We are confident that sharing confidential information for the purpose of preventing a crime, or for the purposes of a criminal investigation or procedures, will be compatible with the principles of data protection. The Data Protection Act does not stand in the way of such disclosures, so they would either be compatible with data protection principles or fall under the exemption to the Act that relates to the prevention or detection of crime, or the apprehension or prosecution of offenders.
The proposal was raised in the White Paper, welcomed by the Joint Committee, and also supported by the JAC. It will bring the judicial appointments process into line with the process in other organisations.
Paragraph 1 of schedule 5 corrects a typographical error. I was perhaps harsh with the hon. Members for Perth and North Perthshire (Pete Wishart) and for Epping Forest (Mrs. Laing) for alleging that the Government had allowed an anomaly to creep into the devolution legislation. They were wrong about that, but I hold my hand up to the typographical error.
The error came about because the original section 21(4) was substituted by the Constitutional Reform Act 2005, which also inserted section 21(4A). The amendments came into force on 3 April 2006, and this has been the first legislative opportunity to correct the error. The correction is uncontroversial and has no adverse impact, but I apologise to the Committee for the fact that it was allowed to creep in in the way that it did.
I turn now to the question asked by the hon. Member for Somerton and Frome (Mr. Heath) about why we dropped certain provisions. We did not drop them: the way that I would phrase it-and I hope that he will agree that this is an accurate reflection of what happened-is that we listened. We consulted extensively on this Bill, and we listened carefully to what hon. Members, the Joint Committee and other people said.
We took to heart what the Joint Committee said about making changes to a process that in effect has been in operation for only a short period. We remain committed to nearly all the proposals put to the Joint Committee, but we take the point that it might be sensible to allow the changes already in place to bed down before we decide exactly how to take them forward.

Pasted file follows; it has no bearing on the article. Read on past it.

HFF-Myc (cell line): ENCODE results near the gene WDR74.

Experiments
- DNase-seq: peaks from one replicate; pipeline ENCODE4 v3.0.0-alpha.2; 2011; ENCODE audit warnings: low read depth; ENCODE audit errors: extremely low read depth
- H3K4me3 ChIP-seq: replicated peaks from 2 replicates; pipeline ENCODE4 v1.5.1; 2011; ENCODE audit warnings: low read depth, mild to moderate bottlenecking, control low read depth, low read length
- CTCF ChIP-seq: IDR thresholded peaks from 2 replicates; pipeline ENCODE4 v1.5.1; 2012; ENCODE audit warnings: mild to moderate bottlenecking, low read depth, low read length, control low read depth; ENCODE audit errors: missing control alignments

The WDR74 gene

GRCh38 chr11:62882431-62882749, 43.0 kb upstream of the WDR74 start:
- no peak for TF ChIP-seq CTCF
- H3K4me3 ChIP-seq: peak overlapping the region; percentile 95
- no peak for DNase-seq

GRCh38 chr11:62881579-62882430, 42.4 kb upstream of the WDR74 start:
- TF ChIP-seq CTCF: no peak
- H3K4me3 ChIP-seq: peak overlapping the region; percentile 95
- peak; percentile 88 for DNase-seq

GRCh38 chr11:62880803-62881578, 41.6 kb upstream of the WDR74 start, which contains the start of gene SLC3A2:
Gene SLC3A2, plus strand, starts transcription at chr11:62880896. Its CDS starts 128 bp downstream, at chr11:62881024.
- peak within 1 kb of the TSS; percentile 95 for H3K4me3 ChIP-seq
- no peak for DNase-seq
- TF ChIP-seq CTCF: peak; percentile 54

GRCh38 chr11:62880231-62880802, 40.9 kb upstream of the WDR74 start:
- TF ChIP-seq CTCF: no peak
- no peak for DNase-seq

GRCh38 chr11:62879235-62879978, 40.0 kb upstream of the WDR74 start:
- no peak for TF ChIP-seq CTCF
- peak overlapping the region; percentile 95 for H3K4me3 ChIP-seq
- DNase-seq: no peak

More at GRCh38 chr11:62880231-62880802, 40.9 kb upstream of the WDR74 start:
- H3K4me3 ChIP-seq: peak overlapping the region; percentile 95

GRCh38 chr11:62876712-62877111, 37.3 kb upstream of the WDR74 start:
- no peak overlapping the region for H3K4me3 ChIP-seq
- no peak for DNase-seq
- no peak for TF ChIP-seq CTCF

We will continue to develop the entire judicial appointments process in partnership with our judicial partners separately from the Bill. We recognise that there is more work to do, and I think that the judiciary agree. We do not regard this as a closed chapter, but merely as an onward step in the process.
Mr. Heath: I think that we can take it from what the Minister has said that, when the Government told the Joint Committee that they did not accept the recommendation, what they meant was that they did accept it and that they would remove the promises to remove certain areas of judicial appointments from Executive control. Are those promises are now shelved sine die, or does he have firm proposals to bring them back at an early date?
Mr. Wills: I think that the hon. Gentleman is using the very wide margin of appreciation afforded to Opposition Members to interpret what I said. That is not what I said: I said that we listened to the concerns and agreed that the right thing to do was to allow time to see how the proposals already in place bedded down.
I also said that we are committed to nearly all the proposals originally put forward. To that extent, we do not accept the Committee's recommendation that we should not proceed with the changes. We think that they have merit, but also that we should allow more time to see precisely how we should take them forward.
The promises are not postponed sine die. The Government have shown that we are serious about constitutional reform in all areas. Many people consider
that we have achieved a quite revolution in bringing about a programme of constitutional reform. I am completely confident that it will stand the test of time. We will continue with the reform programme; nothing is postponed sine die.